Packers' offense still needs help

Pete Dougherty
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A few days removed from their stunning, possibly season-changing Hail Mary win at Detroit, Mike McCarthy has to decide where the Green Bay Packers go from here.

Three-quarters of the way through the season, McCarthy’s team is 8-4 and tied for the lead in the NFC North. If the playoffs started today, the Packers would be seeded third in the NFC.

But there’s a bigger issue. They’re stuck in a sustained stretch of pedestrian offensive play that dates to their 17-3 win at San Francisco in Week 4.

If McCarthy doesn’t get his offense and quarterback Aaron Rodgers playing at their previously elite levels, then it doesn’t matter where the Packers finish in the standings. They’re not going anywhere in the playoffs anyway.

This weekend I had a long talk with Eric Baranczyk, with whom I collaborate on a weekly video breakdown of Packers games, and we concluded that McCarthy essentially has three choices: He can look for the necessary changes in scheme, play calling and personnel within the offense’s current coaching structure; bring in an outside consultant, in this case his former offensive coordinator, recently fired Miami Dolphins coach Joe Philbin; or he can scrap his offseason changes in coaching responsibilities and go back to the setup that served the team well last year.

The guess here is that he’ll try to make it work within the current framework. As is, McCarthy has a role in offensive game planning, but Tom Clements calls plays, Edgar Bennett is offensive coordinator and Alex Van Pelt coaches quarterbacks and receivers.

The problem is, that setup has produced a mostly underachieving offense for more than two months. Whether it’s the play calling itself or something lost in the new distribution of responsibilities, it’s just not working.

McCarthy and Clements have been scrambling to fix things within this system for at least a month, yet their offense doesn’t look anything like it used to. Last season the Packers led the NFL in scoring, though granted, that was with Jordy Nelson at receiver.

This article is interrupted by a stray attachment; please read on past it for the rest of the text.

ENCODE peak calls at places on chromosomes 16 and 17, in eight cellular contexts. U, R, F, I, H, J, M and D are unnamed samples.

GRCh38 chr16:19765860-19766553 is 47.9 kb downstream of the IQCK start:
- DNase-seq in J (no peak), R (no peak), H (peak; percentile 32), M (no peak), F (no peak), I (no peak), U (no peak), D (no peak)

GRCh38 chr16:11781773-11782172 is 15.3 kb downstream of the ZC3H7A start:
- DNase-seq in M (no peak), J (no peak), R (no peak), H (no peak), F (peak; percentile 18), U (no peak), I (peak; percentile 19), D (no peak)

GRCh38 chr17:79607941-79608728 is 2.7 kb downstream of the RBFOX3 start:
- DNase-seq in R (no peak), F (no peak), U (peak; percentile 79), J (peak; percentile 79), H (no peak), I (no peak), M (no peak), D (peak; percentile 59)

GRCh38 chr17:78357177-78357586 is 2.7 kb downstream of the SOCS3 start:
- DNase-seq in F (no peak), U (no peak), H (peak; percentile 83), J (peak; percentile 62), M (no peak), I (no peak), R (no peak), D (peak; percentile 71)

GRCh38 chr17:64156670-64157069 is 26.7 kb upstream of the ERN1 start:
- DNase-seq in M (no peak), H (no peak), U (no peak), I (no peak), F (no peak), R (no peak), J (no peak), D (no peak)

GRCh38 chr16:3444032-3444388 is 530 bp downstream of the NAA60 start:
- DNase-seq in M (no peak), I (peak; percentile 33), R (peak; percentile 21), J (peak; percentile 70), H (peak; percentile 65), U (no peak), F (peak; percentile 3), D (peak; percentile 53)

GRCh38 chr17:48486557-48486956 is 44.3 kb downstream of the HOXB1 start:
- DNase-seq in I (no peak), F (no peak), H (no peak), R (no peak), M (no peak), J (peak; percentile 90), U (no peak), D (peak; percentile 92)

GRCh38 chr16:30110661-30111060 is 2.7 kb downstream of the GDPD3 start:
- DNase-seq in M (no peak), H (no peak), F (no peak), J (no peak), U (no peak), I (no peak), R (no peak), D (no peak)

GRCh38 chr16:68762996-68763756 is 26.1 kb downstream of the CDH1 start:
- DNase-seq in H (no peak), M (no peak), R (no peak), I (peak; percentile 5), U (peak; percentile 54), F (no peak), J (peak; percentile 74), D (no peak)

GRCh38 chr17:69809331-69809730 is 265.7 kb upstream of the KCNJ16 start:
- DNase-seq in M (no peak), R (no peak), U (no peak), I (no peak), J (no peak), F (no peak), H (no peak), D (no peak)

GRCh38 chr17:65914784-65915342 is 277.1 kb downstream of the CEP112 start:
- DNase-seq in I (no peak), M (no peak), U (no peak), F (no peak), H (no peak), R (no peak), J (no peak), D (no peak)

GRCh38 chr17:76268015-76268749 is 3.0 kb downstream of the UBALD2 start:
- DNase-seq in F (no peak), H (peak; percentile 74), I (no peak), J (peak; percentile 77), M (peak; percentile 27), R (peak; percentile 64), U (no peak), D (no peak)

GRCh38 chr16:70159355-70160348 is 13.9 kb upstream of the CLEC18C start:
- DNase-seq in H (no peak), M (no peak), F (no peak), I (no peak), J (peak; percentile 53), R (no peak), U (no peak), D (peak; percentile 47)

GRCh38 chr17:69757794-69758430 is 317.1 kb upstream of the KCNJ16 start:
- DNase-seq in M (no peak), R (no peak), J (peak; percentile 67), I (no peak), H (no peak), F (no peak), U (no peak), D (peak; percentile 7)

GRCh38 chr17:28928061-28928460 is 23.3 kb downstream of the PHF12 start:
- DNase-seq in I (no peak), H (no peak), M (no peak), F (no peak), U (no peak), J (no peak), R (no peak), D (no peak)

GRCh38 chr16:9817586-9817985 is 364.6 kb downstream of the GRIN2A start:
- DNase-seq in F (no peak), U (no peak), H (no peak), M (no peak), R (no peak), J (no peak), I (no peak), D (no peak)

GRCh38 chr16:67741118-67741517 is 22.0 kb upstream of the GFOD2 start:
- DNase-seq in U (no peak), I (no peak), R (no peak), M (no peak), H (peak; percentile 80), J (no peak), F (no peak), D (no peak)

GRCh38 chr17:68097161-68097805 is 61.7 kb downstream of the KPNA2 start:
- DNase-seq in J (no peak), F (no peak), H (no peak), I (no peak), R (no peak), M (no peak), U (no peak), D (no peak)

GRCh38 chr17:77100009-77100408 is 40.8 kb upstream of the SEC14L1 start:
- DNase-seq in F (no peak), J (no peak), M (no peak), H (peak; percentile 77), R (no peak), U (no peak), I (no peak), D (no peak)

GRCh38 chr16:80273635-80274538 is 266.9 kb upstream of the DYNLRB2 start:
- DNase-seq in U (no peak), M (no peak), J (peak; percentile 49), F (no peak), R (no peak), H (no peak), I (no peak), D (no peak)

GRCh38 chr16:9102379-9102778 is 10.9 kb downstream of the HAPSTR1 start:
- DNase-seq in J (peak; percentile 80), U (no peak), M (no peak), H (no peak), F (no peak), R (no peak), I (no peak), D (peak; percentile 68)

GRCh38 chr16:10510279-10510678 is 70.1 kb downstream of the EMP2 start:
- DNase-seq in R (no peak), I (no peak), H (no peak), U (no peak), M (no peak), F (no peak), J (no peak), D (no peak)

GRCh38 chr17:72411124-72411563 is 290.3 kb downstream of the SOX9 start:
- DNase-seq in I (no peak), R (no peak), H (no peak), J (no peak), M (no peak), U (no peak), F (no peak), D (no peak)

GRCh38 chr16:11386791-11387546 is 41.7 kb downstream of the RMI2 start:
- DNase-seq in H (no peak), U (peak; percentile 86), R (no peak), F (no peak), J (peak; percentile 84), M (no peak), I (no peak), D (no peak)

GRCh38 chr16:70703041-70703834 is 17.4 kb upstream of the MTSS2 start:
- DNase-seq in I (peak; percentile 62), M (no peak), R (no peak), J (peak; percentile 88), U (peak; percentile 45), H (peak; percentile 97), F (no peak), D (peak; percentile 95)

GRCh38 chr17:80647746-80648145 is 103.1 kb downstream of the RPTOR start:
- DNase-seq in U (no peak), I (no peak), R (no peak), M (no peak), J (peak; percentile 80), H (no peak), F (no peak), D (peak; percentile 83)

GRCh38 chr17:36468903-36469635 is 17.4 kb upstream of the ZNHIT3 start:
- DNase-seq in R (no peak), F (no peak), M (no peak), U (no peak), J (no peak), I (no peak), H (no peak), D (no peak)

Still, with or without Nelson, where are the short slants and shallow crosses that used to help give this offense rhythm? Or the quick throws against off coverage on run calls?

And why are teams blitzing Rodgers more effectively than in the past? According to Pro Football Focus, Rodgers’ passer rating against blitzes this year is 92.2; over the previous four years combined it was 118.9.

The book on Rodgers used to be rush four, play two safeties deep and flood the field with coverage. Now, as started by 49ers defensive coordinator Eric Mangini in early October, it’s bring up a safety, keep Rodgers in the pocket and use the occasional blitz without undue fear.

Even the play-calling operation appears slower than before. McCarthy wants a fast tempo, but it seems like Rodgers is getting the calls from the sidelines late and snapping it at the end of the play clock, and not always just to get the defense to show its hand.

It’s simply hard not conclude after three-quarters of the season that McCarthy’s decision to give up play calling and rearrange staff duties was a mistake.

The idea of bringing in Philbin is hardly novel – a fan or two has emailed us with just that suggestion.

And we have to say up front, when teams hire consultants during the season, it’s a sign of disaster.

Green Bay Packers wide receiver Randall Cobb (18) dives onto Green Bay Packers tight end Richard Rodgers (82) to celebrate Rodgers touchdown catch on the final play of the game against the Detroit Lions at Ford Field in Detroit December 3, 2015.